This article on Orcs and Goblins over on Silver Blade Adventures got me thinking more about the origins of humanoids. He suggests the idea - not new - that orcs and hobgoblins and such could be created by spells or bred in vats of broiling flesh. Dwimmermount takes a similar approach.
In my own game, the issue of "What about the children?" came up immediately as I ran B2 The Keep on the Borderlands. In that, you can see that my players spared the women and kids, and that I kept the "Gygaxian Naturalism" approach that meant that orcs, et al. are effectively just uncivilized but living beings. Wildmen, perhaps, but not inhuman monsters exactly. It feels cruel and un-fun to murder the kids, and you lose some of that "mythical humanoid creatures" bit.
I realized there is a sort-of middle ground. Perhaps orcs and hobgoblins, etc. are created monsters, either bred out of bizarre stock, warped from humans or elves, or built and shaped out of pots of boiled-down flesh and given souls by evil spells or unsavory rituals. Something like this is found in Robert Conley's excellent Magestic Wilderlands supplement. If that's how they originate, they can easily be conceived of as pure evil.
But what if they breed true? What if they're still initially bred (and can be bred) in those bubbling vats or formed with evil spells, but the males and females can create young that are equally as evil as themselves?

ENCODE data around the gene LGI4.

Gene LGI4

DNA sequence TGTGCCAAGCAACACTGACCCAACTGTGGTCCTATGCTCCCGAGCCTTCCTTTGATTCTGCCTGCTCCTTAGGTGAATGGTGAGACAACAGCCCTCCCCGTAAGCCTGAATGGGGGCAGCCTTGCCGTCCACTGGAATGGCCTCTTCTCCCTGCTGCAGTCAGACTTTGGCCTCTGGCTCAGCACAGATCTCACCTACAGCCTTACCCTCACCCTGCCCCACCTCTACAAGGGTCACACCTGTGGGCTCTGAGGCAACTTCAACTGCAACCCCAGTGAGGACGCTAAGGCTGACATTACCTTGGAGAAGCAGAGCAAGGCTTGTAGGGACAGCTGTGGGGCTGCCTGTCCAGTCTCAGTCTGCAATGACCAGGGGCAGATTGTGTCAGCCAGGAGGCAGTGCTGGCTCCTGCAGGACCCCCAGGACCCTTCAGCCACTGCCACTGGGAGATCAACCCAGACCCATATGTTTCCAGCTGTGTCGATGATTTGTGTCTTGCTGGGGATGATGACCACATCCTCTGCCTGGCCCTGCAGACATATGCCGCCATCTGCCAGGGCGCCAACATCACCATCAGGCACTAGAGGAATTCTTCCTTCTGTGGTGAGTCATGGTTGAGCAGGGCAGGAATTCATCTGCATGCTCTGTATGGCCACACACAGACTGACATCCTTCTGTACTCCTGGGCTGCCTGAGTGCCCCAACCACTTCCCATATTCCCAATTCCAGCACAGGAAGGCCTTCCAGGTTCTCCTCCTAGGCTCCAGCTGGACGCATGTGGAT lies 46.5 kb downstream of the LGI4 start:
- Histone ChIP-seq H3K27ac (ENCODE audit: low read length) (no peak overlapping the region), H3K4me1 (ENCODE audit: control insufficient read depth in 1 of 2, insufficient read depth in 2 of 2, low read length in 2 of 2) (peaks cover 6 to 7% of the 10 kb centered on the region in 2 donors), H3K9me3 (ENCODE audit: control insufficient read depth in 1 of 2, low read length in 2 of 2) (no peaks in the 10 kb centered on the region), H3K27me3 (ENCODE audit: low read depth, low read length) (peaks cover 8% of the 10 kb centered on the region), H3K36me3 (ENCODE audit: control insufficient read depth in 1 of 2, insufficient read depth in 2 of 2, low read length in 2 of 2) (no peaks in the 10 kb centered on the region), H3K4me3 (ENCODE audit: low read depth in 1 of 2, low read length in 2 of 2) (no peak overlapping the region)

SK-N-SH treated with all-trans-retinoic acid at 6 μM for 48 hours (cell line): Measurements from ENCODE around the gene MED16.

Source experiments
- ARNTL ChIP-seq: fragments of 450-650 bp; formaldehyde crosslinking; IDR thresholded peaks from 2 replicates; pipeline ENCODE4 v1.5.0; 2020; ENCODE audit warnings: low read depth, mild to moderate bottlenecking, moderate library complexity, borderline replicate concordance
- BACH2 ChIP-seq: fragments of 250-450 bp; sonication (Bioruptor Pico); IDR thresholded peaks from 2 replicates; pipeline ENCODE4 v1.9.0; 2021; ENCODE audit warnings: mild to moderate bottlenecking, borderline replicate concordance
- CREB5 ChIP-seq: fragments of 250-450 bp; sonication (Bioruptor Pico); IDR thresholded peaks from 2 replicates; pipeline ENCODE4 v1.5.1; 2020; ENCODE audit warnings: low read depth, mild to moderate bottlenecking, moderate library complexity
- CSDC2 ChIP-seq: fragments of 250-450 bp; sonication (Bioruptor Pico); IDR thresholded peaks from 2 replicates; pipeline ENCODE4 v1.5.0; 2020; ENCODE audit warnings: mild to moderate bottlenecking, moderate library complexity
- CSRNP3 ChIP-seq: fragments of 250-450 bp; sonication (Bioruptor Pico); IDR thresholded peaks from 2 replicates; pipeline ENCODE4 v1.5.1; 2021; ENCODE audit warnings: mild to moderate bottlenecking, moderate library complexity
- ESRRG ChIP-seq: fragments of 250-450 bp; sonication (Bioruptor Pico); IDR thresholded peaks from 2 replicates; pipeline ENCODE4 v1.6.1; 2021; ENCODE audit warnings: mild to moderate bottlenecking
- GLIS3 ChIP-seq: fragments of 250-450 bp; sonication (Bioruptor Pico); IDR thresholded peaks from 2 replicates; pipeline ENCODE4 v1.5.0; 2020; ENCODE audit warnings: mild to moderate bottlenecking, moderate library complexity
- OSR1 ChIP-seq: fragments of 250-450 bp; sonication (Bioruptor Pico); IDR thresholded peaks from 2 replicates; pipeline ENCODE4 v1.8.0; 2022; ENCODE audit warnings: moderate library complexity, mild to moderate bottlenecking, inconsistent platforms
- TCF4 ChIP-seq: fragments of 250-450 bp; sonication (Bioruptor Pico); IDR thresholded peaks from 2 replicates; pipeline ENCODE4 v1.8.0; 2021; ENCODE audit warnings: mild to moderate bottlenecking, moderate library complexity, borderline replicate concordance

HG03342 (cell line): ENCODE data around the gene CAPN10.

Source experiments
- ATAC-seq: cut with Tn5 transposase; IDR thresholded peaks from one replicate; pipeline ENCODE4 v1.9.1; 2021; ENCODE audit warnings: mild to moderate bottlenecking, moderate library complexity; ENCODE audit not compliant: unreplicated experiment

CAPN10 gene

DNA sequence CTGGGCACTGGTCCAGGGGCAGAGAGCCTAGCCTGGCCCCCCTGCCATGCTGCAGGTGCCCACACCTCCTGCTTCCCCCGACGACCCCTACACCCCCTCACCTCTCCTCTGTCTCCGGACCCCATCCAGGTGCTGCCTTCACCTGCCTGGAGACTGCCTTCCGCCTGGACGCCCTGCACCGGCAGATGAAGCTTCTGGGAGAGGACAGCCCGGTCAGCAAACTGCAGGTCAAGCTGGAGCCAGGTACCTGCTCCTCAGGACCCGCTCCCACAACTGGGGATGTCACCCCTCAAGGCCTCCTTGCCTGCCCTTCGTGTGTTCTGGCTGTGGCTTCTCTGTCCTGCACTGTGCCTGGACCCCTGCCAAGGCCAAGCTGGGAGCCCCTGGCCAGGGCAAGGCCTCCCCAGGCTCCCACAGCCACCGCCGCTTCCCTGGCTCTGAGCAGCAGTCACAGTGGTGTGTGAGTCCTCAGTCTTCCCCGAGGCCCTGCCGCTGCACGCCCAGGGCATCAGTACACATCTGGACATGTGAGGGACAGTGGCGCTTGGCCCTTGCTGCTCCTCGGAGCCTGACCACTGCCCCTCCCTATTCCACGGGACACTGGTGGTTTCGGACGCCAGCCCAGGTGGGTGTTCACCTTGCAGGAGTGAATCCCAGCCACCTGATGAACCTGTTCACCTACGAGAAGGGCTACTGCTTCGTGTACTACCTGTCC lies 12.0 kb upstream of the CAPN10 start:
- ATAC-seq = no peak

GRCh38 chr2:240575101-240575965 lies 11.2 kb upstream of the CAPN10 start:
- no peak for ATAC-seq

They become more like a self-replicating demonic virus than just another race. The kids must be expunged, because they're simply going to make more of this nasty race. It's like picking weeds or wiping out termites to kill them off - you need to get the whole lot or the problem isn't solved.
This does have the downside of making half-orcs a bit harder to justify. Or perhaps making their reputation as boors and assassins more justified - they're bred from evil, even if, like Merlin, they turn that demonic taint to good ends.
But it's got the potential to split that Gordian Knot of "I want orcs with mythic origins but I want to preserve the Gygaxian naturalism of female humanoids and kids." Or "I want the have orc women and kids but not have my Paladin get smote down with lightning for killing one."
As for my game, I'm not telling the origins of my races just yet. My players read this blog. But it's worth noting that there is still a tactical reason in my games to spare the women and kids - it makes the humanoids easier to bargain with. My players are after loot, so if sparing a few weeds means the garden yields up its veggies with less work, well . . .